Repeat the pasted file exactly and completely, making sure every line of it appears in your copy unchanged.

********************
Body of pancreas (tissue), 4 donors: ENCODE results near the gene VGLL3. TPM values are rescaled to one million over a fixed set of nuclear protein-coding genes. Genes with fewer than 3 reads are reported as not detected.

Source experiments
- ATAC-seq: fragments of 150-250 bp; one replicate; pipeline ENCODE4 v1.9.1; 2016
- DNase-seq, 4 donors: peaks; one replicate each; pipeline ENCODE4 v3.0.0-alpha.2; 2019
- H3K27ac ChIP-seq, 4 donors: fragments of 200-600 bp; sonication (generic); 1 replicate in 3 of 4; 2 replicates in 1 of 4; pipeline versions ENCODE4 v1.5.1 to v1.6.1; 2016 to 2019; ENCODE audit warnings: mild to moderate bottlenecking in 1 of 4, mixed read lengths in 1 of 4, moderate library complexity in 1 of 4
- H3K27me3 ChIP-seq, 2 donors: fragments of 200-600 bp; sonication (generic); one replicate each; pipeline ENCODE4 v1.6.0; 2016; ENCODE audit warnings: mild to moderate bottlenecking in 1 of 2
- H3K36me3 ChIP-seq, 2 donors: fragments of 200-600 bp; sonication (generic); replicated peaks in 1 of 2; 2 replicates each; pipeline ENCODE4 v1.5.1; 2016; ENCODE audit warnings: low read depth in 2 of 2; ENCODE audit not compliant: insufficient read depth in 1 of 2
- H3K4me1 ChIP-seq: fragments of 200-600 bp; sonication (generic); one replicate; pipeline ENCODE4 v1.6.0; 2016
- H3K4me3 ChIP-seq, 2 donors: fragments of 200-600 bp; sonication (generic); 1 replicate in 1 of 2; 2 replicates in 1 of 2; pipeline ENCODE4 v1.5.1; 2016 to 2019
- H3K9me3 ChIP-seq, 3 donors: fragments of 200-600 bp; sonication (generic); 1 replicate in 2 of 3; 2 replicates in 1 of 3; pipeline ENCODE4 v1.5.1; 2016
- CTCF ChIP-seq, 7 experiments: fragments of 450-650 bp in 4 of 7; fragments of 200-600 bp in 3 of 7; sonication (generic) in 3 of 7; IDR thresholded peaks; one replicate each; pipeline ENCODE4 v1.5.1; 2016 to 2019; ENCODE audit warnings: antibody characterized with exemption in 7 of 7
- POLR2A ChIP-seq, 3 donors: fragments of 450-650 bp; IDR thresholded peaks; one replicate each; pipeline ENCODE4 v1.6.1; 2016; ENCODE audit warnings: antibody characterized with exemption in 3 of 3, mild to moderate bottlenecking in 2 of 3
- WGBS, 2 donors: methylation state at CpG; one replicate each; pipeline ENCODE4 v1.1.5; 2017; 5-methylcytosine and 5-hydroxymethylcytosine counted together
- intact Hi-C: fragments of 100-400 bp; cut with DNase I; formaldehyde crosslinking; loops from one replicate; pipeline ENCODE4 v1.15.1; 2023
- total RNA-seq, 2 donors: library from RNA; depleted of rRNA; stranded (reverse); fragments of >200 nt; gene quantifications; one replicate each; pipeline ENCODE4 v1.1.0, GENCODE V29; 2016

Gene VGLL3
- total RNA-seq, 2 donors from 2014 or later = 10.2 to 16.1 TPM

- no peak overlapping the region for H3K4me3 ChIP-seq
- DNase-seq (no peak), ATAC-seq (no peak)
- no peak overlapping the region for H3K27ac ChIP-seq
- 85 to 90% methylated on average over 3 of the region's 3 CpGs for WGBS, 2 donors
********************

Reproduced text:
Body of pancreas (tissue), 4 donors: ENCODE results near the gene VGLL3. TPM values are rescaled to one million over a fixed set of nuclear protein-coding genes. Genes with fewer than 3 reads are reported as not detected.

Source experiments
- ATAC-seq: fragments of 150-250 bp; one replicate; pipeline ENCODE4 v1.9.1; 2016
- DNase-seq, 4 donors: peaks; one replicate each; pipeline ENCODE4 v3.0.0-alpha.2; 2019
- H3K27ac ChIP-seq, 4 donors: fragments of 200-600 bp; sonication (generic); 1 replicate in 3 of 4; 2 replicates in 1 of 4; pipeline versions ENCODE4 v1.5.1 to v1.6.1; 2016 to 2019; ENCODE audit warnings: mild to moderate bottlenecking in 1 of 4, mixed read lengths in 1 of 4, moderate library complexity in 1 of 4
- H3K27me3 ChIP-seq, 2 donors: fragments of 200-600 bp; sonication (generic); one replicate each; pipeline ENCODE4 v1.6.0; 2016; ENCODE audit warnings: mild to moderate bottlenecking in 1 of 2
- H3K36me3 ChIP-seq, 2 donors: fragments of 200-600 bp; sonication (generic); replicated peaks in 1 of 2; 2 replicates each; pipeline ENCODE4 v1.5.1; 2016; ENCODE audit warnings: low read depth in 2 of 2; ENCODE audit not compliant: insufficient read depth in 1 of 2
- H3K4me1 ChIP-seq: fragments of 200-600 bp; sonication (generic); one replicate; pipeline ENCODE4 v1.6.0; 2016
- H3K4me3 ChIP-seq, 2 donors: fragments of 200-600 bp; sonication (generic); 1 replicate in 1 of 2; 2 replicates in 1 of 2; pipeline ENCODE4 v1.5.1; 2016 to 2019
- H3K9me3 ChIP-seq, 3 donors: fragments of 200-600 bp; sonication (generic); 1 replicate in 2 of 3; 2 replicates in 1 of 3; pipeline ENCODE4 v1.5.1; 2016
- CTCF ChIP-seq, 7 experiments: fragments of 450-650 bp in 4 of 7; fragments of 200-600 bp in 3 of 7; sonication (generic) in 3 of 7; IDR thresholded peaks; one replicate each; pipeline ENCODE4 v1.5.1; 2016 to 2019; ENCODE audit warnings: antibody characterized with exemption in 7 of 7
- POLR2A ChIP-seq, 3 donors: fragments of 450-650 bp; IDR thresholded peaks; one replicate each; pipeline ENCODE4 v1.6.1; 2016; ENCODE audit warnings: antibody characterized with exemption in 3 of 3, mild to moderate bottlenecking in 2 of 3
- WGBS, 2 donors: methylation state at CpG; one replicate each; pipeline ENCODE4 v1.1.5; 2017; 5-methylcytosine and 5-hydroxymethylcytosine counted together
- intact Hi-C: fragments of 100-400 bp; cut with DNase I; formaldehyde crosslinking; loops from one replicate; pipeline ENCODE4 v1.15.1; 2023
- total RNA-seq, 2 donors: library from RNA; depleted of rRNA; stranded (reverse); fragments of >200 nt; gene quantifications; one replicate each; pipeline ENCODE4 v1.1.0, GENCODE V29; 2016

Gene VGLL3
- total RNA-seq, 2 donors from 2014 or later = 10.2 to 16.1 TPM

- no peak overlapping the region for H3K4me3 ChIP-seq
- DNase-seq (no peak), ATAC-seq (no peak)
- no peak overlapping the region for H3K27ac ChIP-seq
- 85 to 90% methylated on average over 3 of the region's 3 CpGs for WGBS, 2 donors